Shell in Big Horn County, Wyoming — The American West (Mountains)
Fire has a number of beneficial effects. It eliminates diseased and dying trees, recycles nutrients back into the soil, and starts the cycle of growth again by allowing sunlight to reach the ground, stimulating the growth of grass. The Forest Service uses prescribed fires to enhance wildlife habitat, increase forage for grazing, improve the health and vigor of the forest, and reduce the chance of wildfires.
The burned area on the hillside behind you is the result of a wildfire caused by the careless use of fireworks in the summer of 1984. The Forest Service has chosen not to replant trees as the open area created by the fire is excellent wildlife habitat. While wildfires can have some of the same beneficial effects as prescribed fires, wildfires caused by people or by lightning sometimes can rage out of control, destroying valuable timber, threatening nearby communities or developments, and eventually accelerating erosion.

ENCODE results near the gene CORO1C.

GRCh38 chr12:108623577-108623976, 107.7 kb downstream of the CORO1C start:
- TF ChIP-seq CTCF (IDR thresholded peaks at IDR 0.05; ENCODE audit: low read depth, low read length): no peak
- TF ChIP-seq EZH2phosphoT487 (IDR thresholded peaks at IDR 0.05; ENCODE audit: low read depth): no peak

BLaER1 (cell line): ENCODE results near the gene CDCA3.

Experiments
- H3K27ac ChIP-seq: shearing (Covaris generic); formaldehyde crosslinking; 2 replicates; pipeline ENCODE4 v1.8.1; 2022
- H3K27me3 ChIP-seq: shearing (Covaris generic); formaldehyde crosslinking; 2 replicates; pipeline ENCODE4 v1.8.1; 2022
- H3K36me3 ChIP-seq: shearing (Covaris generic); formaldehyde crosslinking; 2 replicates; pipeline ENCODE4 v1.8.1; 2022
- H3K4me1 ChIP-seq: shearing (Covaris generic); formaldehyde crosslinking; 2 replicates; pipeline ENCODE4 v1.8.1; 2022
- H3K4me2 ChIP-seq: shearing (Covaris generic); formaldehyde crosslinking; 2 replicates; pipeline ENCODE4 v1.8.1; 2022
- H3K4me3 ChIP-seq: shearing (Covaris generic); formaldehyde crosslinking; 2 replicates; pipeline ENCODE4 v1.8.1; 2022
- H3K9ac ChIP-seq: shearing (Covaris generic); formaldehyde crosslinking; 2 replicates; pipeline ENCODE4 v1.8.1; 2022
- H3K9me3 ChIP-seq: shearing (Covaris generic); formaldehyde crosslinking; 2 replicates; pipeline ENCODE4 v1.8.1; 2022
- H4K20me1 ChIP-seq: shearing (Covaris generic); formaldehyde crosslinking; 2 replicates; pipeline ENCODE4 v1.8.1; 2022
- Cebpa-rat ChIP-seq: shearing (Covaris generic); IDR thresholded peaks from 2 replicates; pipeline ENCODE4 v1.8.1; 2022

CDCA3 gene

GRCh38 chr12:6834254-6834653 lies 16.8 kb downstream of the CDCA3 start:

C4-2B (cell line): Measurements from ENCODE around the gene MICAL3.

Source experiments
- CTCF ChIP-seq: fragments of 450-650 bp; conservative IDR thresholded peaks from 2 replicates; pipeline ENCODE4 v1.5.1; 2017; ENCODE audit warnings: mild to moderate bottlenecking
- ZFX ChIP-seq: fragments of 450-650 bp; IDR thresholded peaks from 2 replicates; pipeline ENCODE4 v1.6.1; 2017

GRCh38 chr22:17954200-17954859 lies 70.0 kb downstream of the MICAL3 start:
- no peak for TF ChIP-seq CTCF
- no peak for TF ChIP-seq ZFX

Erected by Bighorn National Forest.
Location. 44° 35.174′ N, 107° 38.627′ W. Marker is in Shell, Wyoming, in Big Horn County. Marker is on U.S. 14, on the right when traveling west. Touch for map. Marker is located in Bighorn National Forest. Marker is in this post office area: Shell WY 82441, United States of America.
Other nearby markers. Bighorn Basin – Its History (approx. half a mile away); Beef Trail (approx. 0.9 miles away); Carving a Course (approx. 1.4 miles away); Lifeblood of the West (approx. 1.4 miles away); Oasis in the Desert (approx. 1.4 miles away); Hummingbirds (approx. 1.4 miles away); Shaping a Canyon (approx. 1.4 miles away); Forming Waterfalls (approx. 1.4 miles away). Touch for a list and map of all markers in Shell.
More about this marker. A picture of fire fighters battling a wildfire appears at the top of the marker.
Categories. • Horticulture & Forestry •
Credits. This page was last revised on June 16, 2016. This page originally submitted on September 4, 2015, by Bill Coughlin of North Arlington, New Jersey. This page has been viewed 278 times since then and 71 times this year. Photos: 1, 2, 3, 4. submitted on September 4, 2015, by Bill Coughlin of North Arlington, New Jersey.